Flag of Malta

Flag of Malta
Country Malta
Population 535,064 (2023)
Area (Km²) 320 (2023)
Сontinent Europe
Emoji 🇲🇹
  hex rgb
#FFFFFF 255, 255, 255
#C01B22 192, 27, 34
#7C878E 124, 135, 142
#333F48 51, 63, 72

The flag of Malta is a flag of beauty, history and nationality. It consists of white and red colors and a cross in the upper left corner.

What does the flag of Malta mean?

The red and white was based on the colors of the Knights of Malta, who wore them as part of their uniform. The white stripe is at the top of the flag, while the red stripe is at the bottom.
The Maltese flag also has a very important symbol in the upper left corner. This is the St. George's Cross, which is of great importance to the nation. The St. George's Cross represents the bravery and perseverance that the citizens of Malta demonstrated during the war. Malta was vastly outnumbered and bombed. Many people fled from Malta just before the outbreak of the war and received news of the deaths of their friends and relatives from afar.

The Maltese flag was officially introduced in 1964 and remained unchanged even after independence in 1971. The motto, which can be read on the inside of the St. George's Cross, reads: "For Gallantry". This motto was and still is a very important call to arms for the nation. The Maltese are extremely patriotic and proud to have withstood all the odds. The Maltese flag is the biggest symbol of motivation. Sports teams, musicians and, of course, ordinary citizens hold the flag with pride and respect.

History of the Maltese flag

There is a legend that the colors of the Maltese flag were given to the Maltese by Count Ruggiero when he liberated them from the Arab rulers in 1091. Many people believe this, but it is not true. This story was spread in the mid-19th century and has never been officially confirmed. There is not a single reliable document from that time that would indicate the existence of a flag with red and white colors. In addition, Malta did not have its own flag for many centuries, as it was under the rule of foreign powers. They, of course, did not allow the Maltese to have their own national symbol. Therefore, the question of how and when the Maltese flag was created remains open.

The image of white and red colors first appeared on two panels of a polyptych dedicated to St. Paul in the Cathedral of Mdina. The image of white and red colors is very common in countries that have a Catholic religious heritage and significance for identifying the cultural and historical heritage of the area. The white and red flag was raised by the Maltese in Mdina when they rebelled against the French. These colors probably represent the Mdina authorities. During the rule of the Order, a flag with a white cross on a red background was used in Malta, so it is possible that the flag depicted in Mattia Preti's drawing represents only the Council of Mdina, which had the right to raise this flag.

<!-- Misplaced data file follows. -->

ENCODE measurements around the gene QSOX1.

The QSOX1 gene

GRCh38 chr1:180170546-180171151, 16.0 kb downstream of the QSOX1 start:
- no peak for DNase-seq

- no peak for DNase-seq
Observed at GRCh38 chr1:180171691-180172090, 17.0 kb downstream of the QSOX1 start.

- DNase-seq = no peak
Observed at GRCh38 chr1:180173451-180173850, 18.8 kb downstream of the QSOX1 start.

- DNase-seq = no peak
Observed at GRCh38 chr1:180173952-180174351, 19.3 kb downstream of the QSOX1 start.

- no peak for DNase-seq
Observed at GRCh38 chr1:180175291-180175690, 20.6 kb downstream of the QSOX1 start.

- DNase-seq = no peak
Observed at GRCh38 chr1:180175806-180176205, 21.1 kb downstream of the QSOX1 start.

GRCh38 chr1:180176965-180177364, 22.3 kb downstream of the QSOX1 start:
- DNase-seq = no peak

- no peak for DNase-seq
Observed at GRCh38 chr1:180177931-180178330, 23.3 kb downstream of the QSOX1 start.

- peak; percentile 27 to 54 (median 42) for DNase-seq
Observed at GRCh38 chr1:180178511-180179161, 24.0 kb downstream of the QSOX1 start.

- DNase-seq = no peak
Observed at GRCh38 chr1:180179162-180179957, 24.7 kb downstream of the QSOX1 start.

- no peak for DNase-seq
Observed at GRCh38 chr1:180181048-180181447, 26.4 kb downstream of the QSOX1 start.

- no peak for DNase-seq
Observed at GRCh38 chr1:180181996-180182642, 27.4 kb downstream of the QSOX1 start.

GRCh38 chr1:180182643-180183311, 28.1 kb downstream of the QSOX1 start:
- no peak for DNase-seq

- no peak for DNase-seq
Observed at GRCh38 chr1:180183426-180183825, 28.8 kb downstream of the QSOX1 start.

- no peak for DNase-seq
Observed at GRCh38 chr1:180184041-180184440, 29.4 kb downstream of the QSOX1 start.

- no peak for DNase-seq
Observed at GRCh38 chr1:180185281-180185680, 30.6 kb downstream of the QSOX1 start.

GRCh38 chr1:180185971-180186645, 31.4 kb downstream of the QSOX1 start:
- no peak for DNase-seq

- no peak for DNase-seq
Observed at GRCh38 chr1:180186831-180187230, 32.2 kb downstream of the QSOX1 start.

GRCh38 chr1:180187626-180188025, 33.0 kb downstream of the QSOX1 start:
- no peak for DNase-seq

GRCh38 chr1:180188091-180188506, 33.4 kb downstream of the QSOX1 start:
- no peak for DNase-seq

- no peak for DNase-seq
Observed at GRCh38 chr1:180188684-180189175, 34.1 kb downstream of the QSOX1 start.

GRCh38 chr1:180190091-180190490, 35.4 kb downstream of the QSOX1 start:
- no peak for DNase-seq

During the nineteenth century, the Maltese did not fly their flag on buildings, as it was considered disrespectful to the British monarchy. During this period, the people showed no desire for independence, but at the end of the century, interest in Malta's national symbols began to grow. This was caused by the increase in writing and political disputes between the two factions that affected the local culture. Some people realized that Malta needed a sense of nationalism. Thus, the idea of having its own Maltese flag emerged in the late nineteenth century.

History of the Maltese flag

In 1895, it was proposed to include the heraldic arms of Malta on the Union Jack, which symbolized the British colony of Malta. However, no official coat of arms of Malta was confirmed at that time. Therefore, several variants of the arms and flag were proposed, including a sword with the cross of the Order and a shield divided into two colors - white and red. In the early years of the twentieth century, images of the white and red Maltese flag appeared. In 1898, a newspaper published Manuel Dimech's poem "The Flag of Malta". The text briefly describes the history of the Maltese flag. Starting with the raising of the British flag on the buildings of administrative institutions, and when the Maltese showed their solidarity with the national assembly and protested against the British administration by raising white and red flags. After gaining autonomy in 1921, Malta began to fly the Maltese flag only during public holidays alongside the British flag. In 1942, King George VI recognized the Maltese for their bravery during World War II by awarding them the Cross of St. George. Finally, in 1964, the St. George's Cross was officially incorporated into the Maltese flag, after independence.